(That is boomstick, and not broomstick, though we are getting towards Halloween! Evil Dead fans will know…)
Greetings from an autumnal London! For my latest King’s Ginger investigation, I am going to write about a slightly controversial subject – shooting. Or, more specifically, guns. Disclaimer: I’ve done clay pigeon shooting before, but I could never shoot something alive. But I really enjoyed writing this piece, because the guns I got to look at during my visit to Purdey in Mayfair are true works of art, and the history of is long and interesting (and of course, intermingled with lots of King Edward VII), so I hope you find it all as fascinating as I did!
It’s currently Game Season for almost every type of game in the United Kingdom, from pheasants to grouse to ducks and male deer, so it’s a good time as any to be writing on this subject. King Edward VII was a great hunter, as were most members of the gentry at the time – it was a noble pastime in an era when animal rights were less important (although I have written about the King’s help in the formation of the RSPB, a slight double-standard there). This is the story about his gunmaker, to whom he awarded the Royal Warrant.
James Purdey the First was London-born of Scottish heritage, and he worked as a blacksmith in the Minories – London’s gun-making quarter. When his son, James Purdey the Second, was of age (age being 14), he was apprenticed to a gunmaker and upon finishing, he secured himself a position as a stocker (the person working on the stock, or wooden bit, to use the technical term) at England’s greatest gunmaker at the time, Joseph Manton. He was incredibly well-regarded: it was said that guns stocked by James Purdey always fitted the best. Then, in 1814 after a few years at another highly prestigious gunmaker, Forsyth’s, the ambitious and talented Purdey decided to go it alone. He opened his own shop at 4 Princes Street, near Leicester Square, building single and double flintlock guns, duelling pistols and rifles. To cut a long story undeservedly short, after taking over the shop’s lease from his previous employer, Manton, Purdey’s combination of impeccable craftsmanship and the long-standing fame of the shop meant that it was only a matter of time before royalty caught wind of his wares.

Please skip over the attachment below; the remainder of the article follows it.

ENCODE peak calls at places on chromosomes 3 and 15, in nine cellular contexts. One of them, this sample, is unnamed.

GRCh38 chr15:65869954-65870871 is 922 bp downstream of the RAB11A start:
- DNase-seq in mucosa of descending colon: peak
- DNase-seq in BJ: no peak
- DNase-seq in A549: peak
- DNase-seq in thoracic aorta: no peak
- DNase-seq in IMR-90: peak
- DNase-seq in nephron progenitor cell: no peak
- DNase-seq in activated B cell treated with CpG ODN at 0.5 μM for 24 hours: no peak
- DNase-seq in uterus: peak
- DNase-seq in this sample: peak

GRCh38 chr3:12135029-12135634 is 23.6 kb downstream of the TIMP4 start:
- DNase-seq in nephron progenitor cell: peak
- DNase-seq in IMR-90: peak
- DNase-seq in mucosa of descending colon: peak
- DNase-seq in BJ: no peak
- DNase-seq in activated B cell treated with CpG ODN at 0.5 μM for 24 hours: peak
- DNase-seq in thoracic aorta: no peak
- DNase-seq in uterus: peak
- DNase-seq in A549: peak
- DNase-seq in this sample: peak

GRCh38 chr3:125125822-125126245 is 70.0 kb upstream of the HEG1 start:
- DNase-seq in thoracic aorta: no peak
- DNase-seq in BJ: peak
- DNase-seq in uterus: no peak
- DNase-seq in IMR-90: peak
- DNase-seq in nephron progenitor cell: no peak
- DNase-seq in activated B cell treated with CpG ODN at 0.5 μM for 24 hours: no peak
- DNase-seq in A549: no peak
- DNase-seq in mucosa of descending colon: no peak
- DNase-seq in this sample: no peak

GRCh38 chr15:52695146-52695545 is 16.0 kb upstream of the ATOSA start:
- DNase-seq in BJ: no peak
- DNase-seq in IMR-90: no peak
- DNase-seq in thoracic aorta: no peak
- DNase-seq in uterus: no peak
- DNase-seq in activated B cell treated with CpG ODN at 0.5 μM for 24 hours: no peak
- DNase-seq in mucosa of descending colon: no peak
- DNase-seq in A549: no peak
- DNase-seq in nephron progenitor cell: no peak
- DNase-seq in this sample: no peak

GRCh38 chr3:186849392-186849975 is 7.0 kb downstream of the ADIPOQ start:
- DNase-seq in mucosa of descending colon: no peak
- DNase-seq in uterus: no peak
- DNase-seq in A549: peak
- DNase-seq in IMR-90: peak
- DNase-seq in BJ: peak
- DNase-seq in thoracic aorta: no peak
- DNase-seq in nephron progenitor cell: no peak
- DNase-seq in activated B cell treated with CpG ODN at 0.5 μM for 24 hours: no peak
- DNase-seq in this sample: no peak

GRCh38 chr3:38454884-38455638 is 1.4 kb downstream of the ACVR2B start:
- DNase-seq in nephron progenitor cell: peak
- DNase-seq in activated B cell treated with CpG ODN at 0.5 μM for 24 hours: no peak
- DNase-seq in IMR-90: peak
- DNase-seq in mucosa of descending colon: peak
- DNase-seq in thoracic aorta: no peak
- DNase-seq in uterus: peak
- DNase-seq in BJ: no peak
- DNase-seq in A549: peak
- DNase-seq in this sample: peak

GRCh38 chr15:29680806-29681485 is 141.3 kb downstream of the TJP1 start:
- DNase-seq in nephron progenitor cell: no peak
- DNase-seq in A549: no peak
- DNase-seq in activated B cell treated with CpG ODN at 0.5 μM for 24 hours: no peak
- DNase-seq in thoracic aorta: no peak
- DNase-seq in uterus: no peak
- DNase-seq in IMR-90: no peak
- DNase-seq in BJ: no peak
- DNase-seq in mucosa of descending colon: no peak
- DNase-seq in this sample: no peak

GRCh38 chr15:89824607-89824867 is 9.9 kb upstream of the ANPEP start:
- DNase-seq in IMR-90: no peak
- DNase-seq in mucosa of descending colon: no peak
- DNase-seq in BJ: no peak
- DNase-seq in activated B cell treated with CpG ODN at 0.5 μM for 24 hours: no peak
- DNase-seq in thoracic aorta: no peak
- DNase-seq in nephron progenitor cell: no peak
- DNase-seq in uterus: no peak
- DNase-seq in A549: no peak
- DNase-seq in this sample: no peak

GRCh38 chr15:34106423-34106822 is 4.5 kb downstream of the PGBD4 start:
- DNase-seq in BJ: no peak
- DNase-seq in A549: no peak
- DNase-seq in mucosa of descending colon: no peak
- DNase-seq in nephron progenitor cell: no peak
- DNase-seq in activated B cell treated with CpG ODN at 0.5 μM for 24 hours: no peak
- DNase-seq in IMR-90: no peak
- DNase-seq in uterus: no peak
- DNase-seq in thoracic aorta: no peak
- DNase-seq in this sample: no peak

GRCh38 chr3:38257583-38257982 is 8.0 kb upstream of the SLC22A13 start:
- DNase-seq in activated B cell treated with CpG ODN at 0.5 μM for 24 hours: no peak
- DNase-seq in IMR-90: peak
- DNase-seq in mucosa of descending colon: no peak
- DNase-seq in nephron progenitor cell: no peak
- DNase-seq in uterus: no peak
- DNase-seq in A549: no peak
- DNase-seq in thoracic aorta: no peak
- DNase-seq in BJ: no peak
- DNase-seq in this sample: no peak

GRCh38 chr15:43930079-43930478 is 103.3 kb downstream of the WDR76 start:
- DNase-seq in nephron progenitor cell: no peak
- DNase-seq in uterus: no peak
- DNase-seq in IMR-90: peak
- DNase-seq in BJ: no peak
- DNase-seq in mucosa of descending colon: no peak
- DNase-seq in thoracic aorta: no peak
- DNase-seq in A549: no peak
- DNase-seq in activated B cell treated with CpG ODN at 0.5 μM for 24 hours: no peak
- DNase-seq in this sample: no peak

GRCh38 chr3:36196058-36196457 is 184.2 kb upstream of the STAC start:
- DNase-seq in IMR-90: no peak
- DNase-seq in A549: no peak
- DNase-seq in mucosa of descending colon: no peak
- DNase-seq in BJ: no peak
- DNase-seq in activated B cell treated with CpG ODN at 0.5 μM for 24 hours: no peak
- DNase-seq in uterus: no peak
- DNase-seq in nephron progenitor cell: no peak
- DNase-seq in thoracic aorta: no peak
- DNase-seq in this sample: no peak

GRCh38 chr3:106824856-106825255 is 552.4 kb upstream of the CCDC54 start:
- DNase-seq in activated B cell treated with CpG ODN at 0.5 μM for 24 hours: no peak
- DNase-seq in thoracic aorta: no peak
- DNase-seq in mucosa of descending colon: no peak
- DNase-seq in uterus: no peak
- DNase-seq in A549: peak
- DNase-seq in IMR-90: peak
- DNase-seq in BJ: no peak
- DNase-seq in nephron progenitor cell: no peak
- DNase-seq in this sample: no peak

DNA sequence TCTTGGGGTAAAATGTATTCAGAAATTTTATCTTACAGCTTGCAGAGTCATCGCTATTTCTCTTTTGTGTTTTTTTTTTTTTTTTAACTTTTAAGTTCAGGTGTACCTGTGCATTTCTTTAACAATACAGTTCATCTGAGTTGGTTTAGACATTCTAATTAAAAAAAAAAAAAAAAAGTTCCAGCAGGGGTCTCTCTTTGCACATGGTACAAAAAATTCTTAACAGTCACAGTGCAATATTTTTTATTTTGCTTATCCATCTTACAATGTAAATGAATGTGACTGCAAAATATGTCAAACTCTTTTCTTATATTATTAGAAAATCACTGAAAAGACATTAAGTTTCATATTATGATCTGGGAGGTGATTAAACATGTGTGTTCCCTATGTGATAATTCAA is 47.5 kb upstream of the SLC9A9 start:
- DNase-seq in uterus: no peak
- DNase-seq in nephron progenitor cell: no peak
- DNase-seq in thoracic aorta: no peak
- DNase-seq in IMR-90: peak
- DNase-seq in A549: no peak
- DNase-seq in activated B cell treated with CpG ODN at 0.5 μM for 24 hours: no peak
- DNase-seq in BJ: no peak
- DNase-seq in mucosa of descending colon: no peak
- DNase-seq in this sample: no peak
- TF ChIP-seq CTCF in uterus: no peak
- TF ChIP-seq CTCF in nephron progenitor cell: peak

In 1838, Queen Victoria ordered a pair of double-barrelled pistols from Purdey’s, as a present for the Imam of Muscat. From that date onwards, the Royal Family became regular patrons. But now we move into the most pertinent (Purdeynent? …sorry) era of the firm’s history – that of James Purdey the Younger, son of the aforementioned James (who was the second James as mentioned above… do keep up), who took over the firm in 1858.
It wasn’t until 1868 that our hero enters the picture. On the 12th February at the age of 26, Bertie awarded Purdey’s his Royal Warrant of Appointment, while he was still the Prince of Wales. Here’s a portrait of his Highness and the actual Warrant (click to see it bigger), hanging proudly in the front shop!
A decade later, on 28 March 1878, Queen Victoria also assigned a Royal Warrant to Purdey, as has every British monarch since (They currently have Warrants from HM the Queen, the Duke of Edinburgh and the Prince of Wales). But this brings us to the ‘modern’ history of Purdey, and a super interesting time of innovation in gunmaking, including an invention that completely revolutionised gun construction, to the point where nothing much has changed as it can’t be improved upon, even 134 years later.
Frederick Beesley, was a Purdey stocker (the same position occupied by the first Purdey), invented the system that opens the shotgun and ejects the spent cartridges in one fell movement. You know, how in the movies (for those of us who have no other means to watch shooting) when a shotgun is cocked open and the shells ping out at the same time? That. The year was 1879, and he patented it the following year, wasting absolutely no time in selling the idea to James Purdey. Their website reveals that the Beesley self-opening system ‘has sustained the company ever since. Such was its success, that by the late nineteenth century every crowned head of Europe had become a customer of James Purdey & Sons.’